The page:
The 'unreliable boyfriend' is back, or so it seems
Having more-or-less fully priced in a May rate hike, markets have received quite a shock following comments from Bank of England (BoE) Governor Mark Carney that appear to cast doubt over a move at the next meeting. This is all the more surprising given BoE rhetoric so far this year, most of which had suggested policymakers were looking to guide markets towards a May rate rise, following better wage numbers and recent Brexit progress.
So what do we make of all of this? Well for now, we still narrowly think the Bank will hike rates next month, although this has become much more of a 50:50 call. Amidst bad weather, consumer caution and a sharper-than-expected fall in core inflation, it’s entirely possible that policymakers may be looking to buy some time to see how things play out, before considering a rate rise at August’s meeting.
But either way, Carney's comments will send a clear message to markets. The debate on where policy should go next is still far from clear-cut, and this means that any thoughts of two-or-more rate hikes this year still look premature.
Here are four things that will be feeding into the Bank’s thought process.
Wage growth and global growth remain (largely) on track
An expectation that wage growth would soar in 2018 was one of the key reasons for hiking rates back in November. Bank agents had indicated that firms expected the best year since the crisis for pay settlements. Since then, we suspect even the more hawkish committee members will have been surprised by just how quickly wage momentum has picked up over recent months. Of course, it’s still early days, and the pace of increases has slowed a little in the latest couple of readings, although we suspect not nearly enough to cause concern amongst policymakers.
Global growth – another key plank in the November rate hike decision – has also held up reasonably well. Admittedly, the Eurozone has shown some signs of fatigue since the start of the year, but with order books still fairly full and a variety of temporary factors holding back growth, our team is still upbeat on prospects for the next few months.
This all means a UK rate hike in the near-term still looks like a reasonable bet.
Seize the day! The rate hike window may not stay open for ever
If the build-up to the December and March EU leader's meetings is any guide, the months leading up to the October summit could see negotiations get increasingly noisy as we head through the year. For this reason, we’ve long warned that the rate hike window may well close as we head into the autumn. Unless the Bank has, in fact, become suddenly more concerned about the economic outlook, we would be surprised if policymakers didn’t look to capitalise while they can – particularly with markets relatively on-board with the idea of a hike over the next few months.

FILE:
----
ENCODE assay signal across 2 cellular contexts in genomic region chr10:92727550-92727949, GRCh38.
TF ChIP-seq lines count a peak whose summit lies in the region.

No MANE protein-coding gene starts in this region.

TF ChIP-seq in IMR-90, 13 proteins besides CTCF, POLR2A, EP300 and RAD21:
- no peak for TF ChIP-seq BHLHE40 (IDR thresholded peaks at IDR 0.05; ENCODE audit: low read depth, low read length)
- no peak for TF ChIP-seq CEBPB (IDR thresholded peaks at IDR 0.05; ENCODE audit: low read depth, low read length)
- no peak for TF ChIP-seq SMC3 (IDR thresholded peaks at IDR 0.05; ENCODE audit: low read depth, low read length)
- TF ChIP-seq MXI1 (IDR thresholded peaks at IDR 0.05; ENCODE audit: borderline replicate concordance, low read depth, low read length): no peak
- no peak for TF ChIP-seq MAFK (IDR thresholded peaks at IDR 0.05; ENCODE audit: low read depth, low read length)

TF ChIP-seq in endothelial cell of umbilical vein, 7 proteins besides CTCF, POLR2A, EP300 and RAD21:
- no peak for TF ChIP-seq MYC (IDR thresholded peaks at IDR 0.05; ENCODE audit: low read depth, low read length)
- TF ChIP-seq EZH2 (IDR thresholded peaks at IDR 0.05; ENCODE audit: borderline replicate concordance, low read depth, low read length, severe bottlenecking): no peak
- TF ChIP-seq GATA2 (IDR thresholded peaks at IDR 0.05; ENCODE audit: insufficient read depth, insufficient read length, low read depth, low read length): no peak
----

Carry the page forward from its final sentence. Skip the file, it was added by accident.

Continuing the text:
A dreadful quarter for retail means the Bank has to tread carefully
The latest dip in retail sales rounded off what has been a dreadful quarter for spending, ranking as one of the worst since the financial crisis. Some of this was certainly down to snowy weather, and this has also seen other manufacturing and service sector activity drop off in March. But much of it also has to do with ongoing consumer caution.
It is certainly true that the household squeeze is no longer at its worst – inflation is easing, whilst wage growth is finally showing signs of life. But real incomes don't look set to rise materially any time soon either - and it's not clear that savings or credit will come to the rescue. Consumers had already been diving into savings as the wage squeeze started to bite, and credit availability has plunged since the start of the year according to a Bank of England survey. With confidence near multi-year lows (particularly stark when compared to Europe or the US, where shoppers are the happiest they've been in well over a decade), the retail sector is not out of the woods just yet.
With retailers' margins also being squeezed by higher minimum wage costs, as well as increased business rates, the Bank will have to tread carefully when raising rates - particularly as many firms have built up debt in the post-crisis years.
Unsecured credit availability has reduced significantly according to the BoE
Core inflation is now near-enough back to target
Inflation has fallen noticeably faster than the Bank of England was forecasting back in February. Part of this can admittedly be chalked down to the fact that the early easter didn't boost prices as much as thought. But it's also clear that the effect of the pound's post-Brexit plunge is fading rapidly. Prices have now more or less adjusted to the new value of the pound, and that's seeing the cost of currency-sensitive goods starting to fall. This is only set to continue, and we expect to see core inflation back at target at some point over the next three-four months.
This is another reason why we think the Bank may only hike rates once this year - although as we said above, policymakers have been increasingly taking their cue from wage growth as a guide of underlying inflationary pressures.